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Tantallon-area residents who lost homes in N.S. wildfire offered chance to view neighbourhood

Halifax is offering residents whose homes have been destroyed by wildfires the chance to view their neighbourhoods as fires continue to burn.

Bill Moore, executive director of community safety with Halifax Regional Municipality, said Friday that residents who have been identified as living in the “significantly impacted zones” have been invited to board buses that will drive around their community as fires still burn.

This plan is only possible, Moore said, because firefighters on scene have identified a “fire window” when it is expected to be safe to enter the wildfire areas.

There have been about 200 structures or homes destroyed in the suburban area northwest of Halifax and about 16,000 residents have been evacuated from their homes.

Busses will take residents to see damaged homes in Upper Tantallon, Pockwork and Hammonds Plains Friday.

“Individuals from the significantly impacted zone — prioritizing those that we’ve deemed that they had their house destroyed — is the first group,” Moore said of the tour.

Moore said other residents will be invited to view their neighbourhoods when it becomes safe to do so.

“The reality is we only have a small window provided,” he said.

“This is still an active fire zone,” Roy Hollet, deputy fire chief with Halifax Regional Fire and Emergency, said Friday.Water is dropped on a wildfire hotspot near Tantallon. (Communications Nova Scotia)With firefighting resources in the Halifax-area spread thin amongst multiple fires that began Thursday afternoon, the municipality’s largest fire that started Sunday remains 50 per cent contained.

“Yesterday was a tough day for the folks on the line. It was hot, relatively windy… The issue was all the additional issues that sprang to life,” Department of Natural Resources and Renewables forest technician Dave Steeves said Friday morning.

“We had to reroute a lot of our resources,” he said.

Firefighters responded to a structure fire in Halifax at the Waegwoltic Club in the city’s south-end, and two separate brush fires in Fall River and on Prospect Road.

All three fires are considered “out,” though firefighters remain on scene to put out hot spots.

Steeves said there was “minimal growth” at the Tantallon fire overnight, which was last estimated to be 837 hectares in size. More than 200 structures have been seriously damaged or destroyed by the flames, including about 150 homes.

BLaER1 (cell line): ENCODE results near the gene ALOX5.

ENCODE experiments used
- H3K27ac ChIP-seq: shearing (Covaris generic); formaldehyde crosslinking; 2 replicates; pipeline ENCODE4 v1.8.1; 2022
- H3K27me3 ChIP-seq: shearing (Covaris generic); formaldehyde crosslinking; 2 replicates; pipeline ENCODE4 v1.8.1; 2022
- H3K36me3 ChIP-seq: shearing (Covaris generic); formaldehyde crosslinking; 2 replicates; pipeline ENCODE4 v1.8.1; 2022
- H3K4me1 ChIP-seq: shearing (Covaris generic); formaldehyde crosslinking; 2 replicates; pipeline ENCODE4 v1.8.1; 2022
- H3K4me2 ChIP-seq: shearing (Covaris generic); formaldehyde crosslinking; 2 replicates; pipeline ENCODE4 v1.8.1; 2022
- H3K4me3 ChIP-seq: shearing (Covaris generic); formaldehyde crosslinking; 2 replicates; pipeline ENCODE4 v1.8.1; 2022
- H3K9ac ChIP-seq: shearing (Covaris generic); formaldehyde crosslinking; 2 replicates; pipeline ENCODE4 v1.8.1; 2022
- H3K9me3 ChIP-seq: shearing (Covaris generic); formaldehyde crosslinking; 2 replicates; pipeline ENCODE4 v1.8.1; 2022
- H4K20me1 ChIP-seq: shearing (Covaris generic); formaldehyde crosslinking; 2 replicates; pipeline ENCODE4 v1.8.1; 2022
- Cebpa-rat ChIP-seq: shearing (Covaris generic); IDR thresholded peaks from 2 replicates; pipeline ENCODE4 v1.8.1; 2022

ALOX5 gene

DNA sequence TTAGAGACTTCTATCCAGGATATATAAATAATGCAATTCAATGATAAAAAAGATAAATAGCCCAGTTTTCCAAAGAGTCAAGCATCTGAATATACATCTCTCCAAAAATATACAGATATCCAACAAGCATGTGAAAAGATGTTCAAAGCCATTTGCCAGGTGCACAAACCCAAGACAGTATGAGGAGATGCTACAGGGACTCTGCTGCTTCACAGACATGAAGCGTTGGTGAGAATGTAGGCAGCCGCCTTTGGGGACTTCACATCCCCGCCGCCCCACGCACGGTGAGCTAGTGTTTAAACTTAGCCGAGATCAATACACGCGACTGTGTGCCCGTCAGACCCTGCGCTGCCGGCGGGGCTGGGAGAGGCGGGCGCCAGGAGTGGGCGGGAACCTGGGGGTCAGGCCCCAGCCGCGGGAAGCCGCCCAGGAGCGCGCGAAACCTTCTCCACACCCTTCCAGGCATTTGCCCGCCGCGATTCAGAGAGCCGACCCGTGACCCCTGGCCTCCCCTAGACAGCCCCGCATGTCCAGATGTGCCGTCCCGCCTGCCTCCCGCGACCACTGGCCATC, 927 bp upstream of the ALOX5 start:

With other fires in the area under control, Steeves said crew is hopefully “going to be able to make some ground” on further containing the fire in suburban Halifax.

At 4:00 p.m. Friday, an emergency alert was issued notifying residents of a partial evacuation rescind for the Tantallon-area wildfire.

A partial evacuation rescind was issued for the following areas:

  • Lucasville Road area, from Sackville Drive to Hammonds Plains Road and the area surrounding, including Timertrails
  • South of Hammonds Plains Road, down to St. George Blvd and Stillwater Lake area, south of Pinetree Crescent

Further details are available on a Halifax website.

Friday morning brought with it some long-sought-after precipitation in Tantallon.

“I’ve never been so happy to see rain as I was this morning,” Halifax deputy fire chief David Meldrum said during a news conference Friday morning.

“It’s great. It’s going to slow down fire spread today, but it’s not enough.”

Meldrum said that all humidity and precipitation is good news, but much more rain is needed in order to combat the extremely dry conditions across Nova Scotia.

“The precipitation this morning will buy us a few hours. It will give us an operational advantage to be more aggressive in some areas,” Steeves said.

The forest technician said it will only be a few hours before fire fuel like trees, vegetation and structures have dried up from the heat “and then we’re back in the same position we were in yesterday.”

“We are hopeful that there will be more precipitation to help our cause.” 

Meanwhile, firefighters are on scene in Shelburne County as the largest ongoing wildfire in Nova Scotia continues to burn out of control near Barrington Lake.

For more Nova Scotia news visit our dedicated provincial page Top Stories

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